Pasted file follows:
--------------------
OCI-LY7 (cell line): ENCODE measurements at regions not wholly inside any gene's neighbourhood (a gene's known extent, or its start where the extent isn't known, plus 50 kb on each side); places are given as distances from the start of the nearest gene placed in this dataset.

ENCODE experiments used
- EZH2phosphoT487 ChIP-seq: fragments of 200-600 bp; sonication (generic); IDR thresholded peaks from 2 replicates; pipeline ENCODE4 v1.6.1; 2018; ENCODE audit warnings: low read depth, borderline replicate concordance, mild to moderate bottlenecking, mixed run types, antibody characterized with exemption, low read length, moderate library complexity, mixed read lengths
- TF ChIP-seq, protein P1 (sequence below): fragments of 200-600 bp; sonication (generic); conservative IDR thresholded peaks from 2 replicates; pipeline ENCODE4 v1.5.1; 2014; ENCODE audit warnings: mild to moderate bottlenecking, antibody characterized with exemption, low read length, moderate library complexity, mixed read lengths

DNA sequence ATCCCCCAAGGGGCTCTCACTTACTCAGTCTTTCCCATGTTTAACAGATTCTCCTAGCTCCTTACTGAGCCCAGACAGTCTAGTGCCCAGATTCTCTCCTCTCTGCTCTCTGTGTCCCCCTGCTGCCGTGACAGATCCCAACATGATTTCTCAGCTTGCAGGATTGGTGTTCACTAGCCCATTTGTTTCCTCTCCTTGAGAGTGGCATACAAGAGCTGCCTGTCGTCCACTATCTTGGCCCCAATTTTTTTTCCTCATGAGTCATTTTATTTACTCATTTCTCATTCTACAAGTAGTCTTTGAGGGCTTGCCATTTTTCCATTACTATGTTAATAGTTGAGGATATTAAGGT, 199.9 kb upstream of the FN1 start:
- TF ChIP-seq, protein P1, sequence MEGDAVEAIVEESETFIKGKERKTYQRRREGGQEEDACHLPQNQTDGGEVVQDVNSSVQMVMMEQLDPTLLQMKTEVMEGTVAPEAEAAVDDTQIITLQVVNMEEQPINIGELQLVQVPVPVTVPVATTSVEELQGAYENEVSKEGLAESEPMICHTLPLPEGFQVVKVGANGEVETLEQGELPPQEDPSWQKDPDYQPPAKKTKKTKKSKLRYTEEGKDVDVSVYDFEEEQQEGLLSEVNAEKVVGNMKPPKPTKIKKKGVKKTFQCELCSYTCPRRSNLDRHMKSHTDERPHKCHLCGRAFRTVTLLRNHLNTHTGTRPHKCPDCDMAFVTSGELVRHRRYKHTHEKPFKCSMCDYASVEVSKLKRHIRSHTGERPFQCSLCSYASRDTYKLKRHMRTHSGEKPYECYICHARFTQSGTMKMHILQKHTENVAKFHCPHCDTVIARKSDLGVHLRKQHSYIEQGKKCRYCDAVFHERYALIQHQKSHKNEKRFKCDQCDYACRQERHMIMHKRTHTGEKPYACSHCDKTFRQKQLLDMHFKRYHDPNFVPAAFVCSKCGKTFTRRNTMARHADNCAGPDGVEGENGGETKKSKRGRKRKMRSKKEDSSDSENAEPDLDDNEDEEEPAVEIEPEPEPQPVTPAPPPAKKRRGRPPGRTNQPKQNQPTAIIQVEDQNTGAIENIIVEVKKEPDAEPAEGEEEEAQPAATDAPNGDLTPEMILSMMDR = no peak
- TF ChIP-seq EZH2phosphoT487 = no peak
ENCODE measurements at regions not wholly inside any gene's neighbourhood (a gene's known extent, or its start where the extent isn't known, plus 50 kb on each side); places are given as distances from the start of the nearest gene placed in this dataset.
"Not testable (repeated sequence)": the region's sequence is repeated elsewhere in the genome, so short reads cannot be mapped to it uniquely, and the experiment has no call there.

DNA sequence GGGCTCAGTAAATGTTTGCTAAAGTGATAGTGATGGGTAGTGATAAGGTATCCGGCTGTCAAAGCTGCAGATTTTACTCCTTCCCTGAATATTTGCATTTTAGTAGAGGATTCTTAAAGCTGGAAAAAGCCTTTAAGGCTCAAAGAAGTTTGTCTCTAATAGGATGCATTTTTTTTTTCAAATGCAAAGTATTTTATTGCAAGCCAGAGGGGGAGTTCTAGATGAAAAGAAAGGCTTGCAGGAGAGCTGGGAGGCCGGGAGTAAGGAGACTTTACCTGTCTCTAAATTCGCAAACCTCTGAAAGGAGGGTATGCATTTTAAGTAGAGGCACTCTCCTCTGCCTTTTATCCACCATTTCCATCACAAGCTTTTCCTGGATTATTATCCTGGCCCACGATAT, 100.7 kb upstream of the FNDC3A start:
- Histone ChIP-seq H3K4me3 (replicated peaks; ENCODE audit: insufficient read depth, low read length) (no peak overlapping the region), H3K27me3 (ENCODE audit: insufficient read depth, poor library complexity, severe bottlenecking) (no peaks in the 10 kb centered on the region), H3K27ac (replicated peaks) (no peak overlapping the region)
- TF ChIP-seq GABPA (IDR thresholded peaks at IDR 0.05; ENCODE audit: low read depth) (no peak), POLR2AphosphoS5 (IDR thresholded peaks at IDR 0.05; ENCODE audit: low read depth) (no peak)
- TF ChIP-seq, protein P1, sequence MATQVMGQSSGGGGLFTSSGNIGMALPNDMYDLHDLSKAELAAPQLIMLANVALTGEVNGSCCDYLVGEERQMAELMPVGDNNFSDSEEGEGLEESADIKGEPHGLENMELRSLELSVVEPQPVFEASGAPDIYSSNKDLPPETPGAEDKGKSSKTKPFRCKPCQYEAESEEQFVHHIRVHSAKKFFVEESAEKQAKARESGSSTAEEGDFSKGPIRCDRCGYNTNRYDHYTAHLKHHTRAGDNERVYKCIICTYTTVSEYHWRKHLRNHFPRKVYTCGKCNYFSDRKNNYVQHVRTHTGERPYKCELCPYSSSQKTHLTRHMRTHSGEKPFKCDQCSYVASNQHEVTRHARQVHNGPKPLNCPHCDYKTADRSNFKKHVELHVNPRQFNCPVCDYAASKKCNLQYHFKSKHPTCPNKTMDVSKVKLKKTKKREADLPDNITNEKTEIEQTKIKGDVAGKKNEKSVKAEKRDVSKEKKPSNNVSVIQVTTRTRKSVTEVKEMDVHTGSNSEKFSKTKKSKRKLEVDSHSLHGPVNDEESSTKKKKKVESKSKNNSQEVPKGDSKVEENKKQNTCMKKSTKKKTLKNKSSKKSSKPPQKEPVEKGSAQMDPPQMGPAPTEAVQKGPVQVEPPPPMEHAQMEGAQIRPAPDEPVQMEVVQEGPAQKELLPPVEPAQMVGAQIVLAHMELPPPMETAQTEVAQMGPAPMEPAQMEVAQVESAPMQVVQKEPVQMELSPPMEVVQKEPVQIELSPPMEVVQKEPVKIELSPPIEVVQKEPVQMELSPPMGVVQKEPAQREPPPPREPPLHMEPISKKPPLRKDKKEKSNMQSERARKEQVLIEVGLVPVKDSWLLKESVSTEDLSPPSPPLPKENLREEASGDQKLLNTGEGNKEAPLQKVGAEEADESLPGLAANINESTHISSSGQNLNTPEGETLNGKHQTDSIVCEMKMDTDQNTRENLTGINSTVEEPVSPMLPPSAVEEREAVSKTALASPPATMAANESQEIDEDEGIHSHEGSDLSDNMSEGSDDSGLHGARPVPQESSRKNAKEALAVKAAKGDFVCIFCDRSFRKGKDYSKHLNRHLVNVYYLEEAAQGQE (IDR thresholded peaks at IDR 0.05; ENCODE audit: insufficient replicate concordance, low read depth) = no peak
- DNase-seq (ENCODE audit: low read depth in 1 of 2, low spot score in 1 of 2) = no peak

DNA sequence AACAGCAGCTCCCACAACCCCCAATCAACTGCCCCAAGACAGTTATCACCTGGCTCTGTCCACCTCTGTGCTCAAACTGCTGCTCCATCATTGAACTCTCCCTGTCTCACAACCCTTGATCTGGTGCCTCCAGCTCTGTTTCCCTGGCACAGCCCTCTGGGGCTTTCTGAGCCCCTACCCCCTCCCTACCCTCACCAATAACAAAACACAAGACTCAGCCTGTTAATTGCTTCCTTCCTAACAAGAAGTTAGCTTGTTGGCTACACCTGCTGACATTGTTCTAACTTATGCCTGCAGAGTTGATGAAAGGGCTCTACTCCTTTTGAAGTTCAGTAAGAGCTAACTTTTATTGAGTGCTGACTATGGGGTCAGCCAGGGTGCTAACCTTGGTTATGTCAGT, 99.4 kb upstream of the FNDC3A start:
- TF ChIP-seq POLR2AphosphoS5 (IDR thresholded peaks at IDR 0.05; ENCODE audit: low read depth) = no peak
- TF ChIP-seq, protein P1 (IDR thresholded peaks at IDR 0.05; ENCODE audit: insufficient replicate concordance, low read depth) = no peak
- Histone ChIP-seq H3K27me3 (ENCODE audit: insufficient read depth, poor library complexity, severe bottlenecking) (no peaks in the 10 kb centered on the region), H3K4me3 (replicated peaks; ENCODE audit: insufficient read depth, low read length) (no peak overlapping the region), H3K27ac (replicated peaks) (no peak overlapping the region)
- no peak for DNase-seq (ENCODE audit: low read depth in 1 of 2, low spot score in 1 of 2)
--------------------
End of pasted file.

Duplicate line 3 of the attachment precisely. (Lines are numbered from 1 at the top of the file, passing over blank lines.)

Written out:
- EZH2phosphoT487 ChIP-seq: fragments of 200-600 bp; sonication (generic); IDR thresholded peaks from 2 replicates; pipeline ENCODE4 v1.6.1; 2018; ENCODE audit warnings: low read depth, borderline replicate concordance, mild to moderate bottlenecking, mixed run types, antibody characterized with exemption, low read length, moderate library complexity, mixed read lengths